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Cattle feed is expensive today and not just corn and other grains. Pasture grasses and legumes are more expensive, too, because that land has to compete with corn. Those acres have to work as hard at growing grass as they would growing anything else.
In other words, pastures, too, must be stretched to the max. “With today's high input costs, you need all the extra grass you can get,” says Craig Alford, DuPont pasture management specialist. “That means taking care of all the pests that might limit productivity. I give farmers and ranchers this pasture checklist.”
● Assess what pests you have in your pastures. “You have to walk through them and look closely,” Alford says. “What insects are out there? Are there gophers? Do you have brush and trees in places you don't want them? You have to manage all of those issues.”
● Consider fertilizer. “In the Midwest, pastures usually respond to fertilizers,” Alford says. Do a soil analysis and ask your fertilizer dealer for advice.
● Look for weeds. If you see them coming in, your pastures likely need better weed-control management. “Weeds will take over when pastures are overgrazed,” Alford says. “It's a balancing act of having the right number of animals for the available forage. It can also be a matter of getting more uniform utilization across the whole pasture, forcing the animals to eat in all sections so they don't overgraze some areas and open the door for weeds to take hold,” he says.
To properly manage pastures, you need to take a whole-systems approach and look at everything. For instance, some weeds can be subdued by proper timing of fertilizer to encourage grass growth.
“I don't think you always need to think about spraying a herbicide,” Alford says. “In some cases, if the weed pressure is light, you might need to just do some manual weed cutting in problem areas. That can be true of trees or brush, too.”
Alford's company, DuPont, sells the weed-control product Cimarron Max. It controls broadleaf weeds, which means it will also kill clover, alfalfa, and other legumes in pastures. For many farmers and ranchers, their biggest dilemma with chemical weed control is how and when to spray yet not destroy some of the best grazing species.
“If you have legumes that you are worried about destroying, I recommend you don't spray for weeds in the early part of the season,” says Alford. “Rather, let the clover grow; some of it will seed out, and then it will go dormant.
“At that point, come in with a product like Cimarron Max,” he continues. “It will kill the clover if it is in an active growth stage. If it's dormant and has set seed, that seed will regrow the next year, and your legumes will come back.”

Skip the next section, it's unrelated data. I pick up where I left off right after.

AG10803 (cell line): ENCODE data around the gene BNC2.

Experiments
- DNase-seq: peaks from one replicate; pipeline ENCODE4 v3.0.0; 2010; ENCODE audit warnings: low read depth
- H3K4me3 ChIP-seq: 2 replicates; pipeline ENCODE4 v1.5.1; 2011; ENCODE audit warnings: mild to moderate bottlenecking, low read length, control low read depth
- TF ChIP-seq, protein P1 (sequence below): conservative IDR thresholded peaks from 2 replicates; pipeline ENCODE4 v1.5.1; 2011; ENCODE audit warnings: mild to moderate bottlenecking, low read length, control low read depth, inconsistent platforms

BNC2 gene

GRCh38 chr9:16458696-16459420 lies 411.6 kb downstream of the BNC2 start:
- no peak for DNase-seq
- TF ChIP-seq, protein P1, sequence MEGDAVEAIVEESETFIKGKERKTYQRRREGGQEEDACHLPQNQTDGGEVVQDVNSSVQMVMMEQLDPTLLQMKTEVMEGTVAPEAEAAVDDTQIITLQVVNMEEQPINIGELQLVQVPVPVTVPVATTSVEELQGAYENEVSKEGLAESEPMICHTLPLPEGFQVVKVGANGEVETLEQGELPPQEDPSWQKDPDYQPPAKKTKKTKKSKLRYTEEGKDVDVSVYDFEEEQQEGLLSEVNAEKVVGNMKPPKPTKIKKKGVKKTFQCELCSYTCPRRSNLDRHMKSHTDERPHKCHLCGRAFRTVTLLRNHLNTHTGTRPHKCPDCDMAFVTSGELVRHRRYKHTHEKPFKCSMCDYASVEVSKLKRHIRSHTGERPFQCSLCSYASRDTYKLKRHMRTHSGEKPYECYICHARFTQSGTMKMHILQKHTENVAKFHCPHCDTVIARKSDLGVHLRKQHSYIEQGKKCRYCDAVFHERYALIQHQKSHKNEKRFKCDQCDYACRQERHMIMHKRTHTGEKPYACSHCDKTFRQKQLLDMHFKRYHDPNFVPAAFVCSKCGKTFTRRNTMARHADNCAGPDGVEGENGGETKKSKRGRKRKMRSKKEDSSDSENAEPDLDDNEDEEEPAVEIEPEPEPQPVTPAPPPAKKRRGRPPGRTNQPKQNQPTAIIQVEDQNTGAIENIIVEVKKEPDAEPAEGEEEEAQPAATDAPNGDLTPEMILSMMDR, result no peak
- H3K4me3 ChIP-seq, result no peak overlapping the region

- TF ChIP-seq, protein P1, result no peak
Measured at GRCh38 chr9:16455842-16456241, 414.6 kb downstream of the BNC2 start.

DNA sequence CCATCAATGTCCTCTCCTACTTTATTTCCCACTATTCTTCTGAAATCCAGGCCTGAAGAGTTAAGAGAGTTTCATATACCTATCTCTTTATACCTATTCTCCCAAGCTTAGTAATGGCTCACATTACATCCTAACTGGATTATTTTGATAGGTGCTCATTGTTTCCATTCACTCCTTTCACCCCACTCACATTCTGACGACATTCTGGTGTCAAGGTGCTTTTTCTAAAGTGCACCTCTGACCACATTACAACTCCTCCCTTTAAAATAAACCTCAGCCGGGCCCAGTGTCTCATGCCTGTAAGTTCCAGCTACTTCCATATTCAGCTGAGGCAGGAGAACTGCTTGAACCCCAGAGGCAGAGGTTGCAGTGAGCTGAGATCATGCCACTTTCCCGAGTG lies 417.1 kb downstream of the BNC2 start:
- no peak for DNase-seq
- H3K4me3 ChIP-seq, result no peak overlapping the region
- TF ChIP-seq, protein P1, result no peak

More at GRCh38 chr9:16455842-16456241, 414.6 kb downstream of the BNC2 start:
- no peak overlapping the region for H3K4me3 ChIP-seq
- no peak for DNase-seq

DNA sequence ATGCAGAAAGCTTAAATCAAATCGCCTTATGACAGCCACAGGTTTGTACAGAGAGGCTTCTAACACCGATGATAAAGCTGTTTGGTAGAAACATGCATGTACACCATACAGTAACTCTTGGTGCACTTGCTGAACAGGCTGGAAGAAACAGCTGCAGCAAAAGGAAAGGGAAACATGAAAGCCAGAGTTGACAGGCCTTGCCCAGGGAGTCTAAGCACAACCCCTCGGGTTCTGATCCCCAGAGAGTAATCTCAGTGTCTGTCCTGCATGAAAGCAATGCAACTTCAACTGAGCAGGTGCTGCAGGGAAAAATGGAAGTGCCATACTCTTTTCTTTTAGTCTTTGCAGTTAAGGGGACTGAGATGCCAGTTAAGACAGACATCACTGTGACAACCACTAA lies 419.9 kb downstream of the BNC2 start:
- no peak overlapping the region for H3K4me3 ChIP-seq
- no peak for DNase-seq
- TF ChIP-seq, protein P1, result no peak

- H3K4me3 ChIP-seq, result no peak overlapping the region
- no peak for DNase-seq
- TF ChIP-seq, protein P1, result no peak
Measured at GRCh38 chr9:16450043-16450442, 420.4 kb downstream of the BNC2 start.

Alford says in the Midwest the biggest weed, by far, is thistle. “Cimarron Max is good on it. I like to spray when it is actively growing in the early spring or in the fall when it's in a vegetative state. If it is a bad infestation, you may have to spray to get it under control earlier in the year and then worry about getting the clover or other legumes to establish after you've controlled the thistle.
“And with thistle, it may take a couple of years to get it controlled,” he says. “You might have to treat a whole pasture the first year. After that, just go after the patches to get it under control.”
Top tip is to observe
Alford's number-one tip for pasture managers is to understand what's going on out there.
“Take time to walk pasture or ride your four-wheeler around, observing the pests, weeds, and other pasture-productivity issues,” he says. “Only make an investment in some management practice when you know what's going on. You can't know that by doing a 55-mph drive-by.” ●
When is the Best Time to Spray Pasture Weeds?
According to Dow AgroSciences forage specialists, since pastures typically contain a mix of weeds, a general recommendation is to spray when they are actively growing. That's usually early in the season. Fall is also an excellent time to treat knapweed, biennial thistles (musk or plumeless thistle), and perennial weeds (including Canada thistle and leafy spurge). Applications made during drought stress or other conditions preventing active growth may not provide acceptable control. Specific treatment timing recommendations are included on product labels.
Common pasture weed-control chemicals include:
● Cimarron Max, DuPont www2.dupont.com
● GrazonNext, Dow AgroSciences www.dowagro.com/range
● Pasture Pro, PBI/Gordon Corporation www.pbigordon.com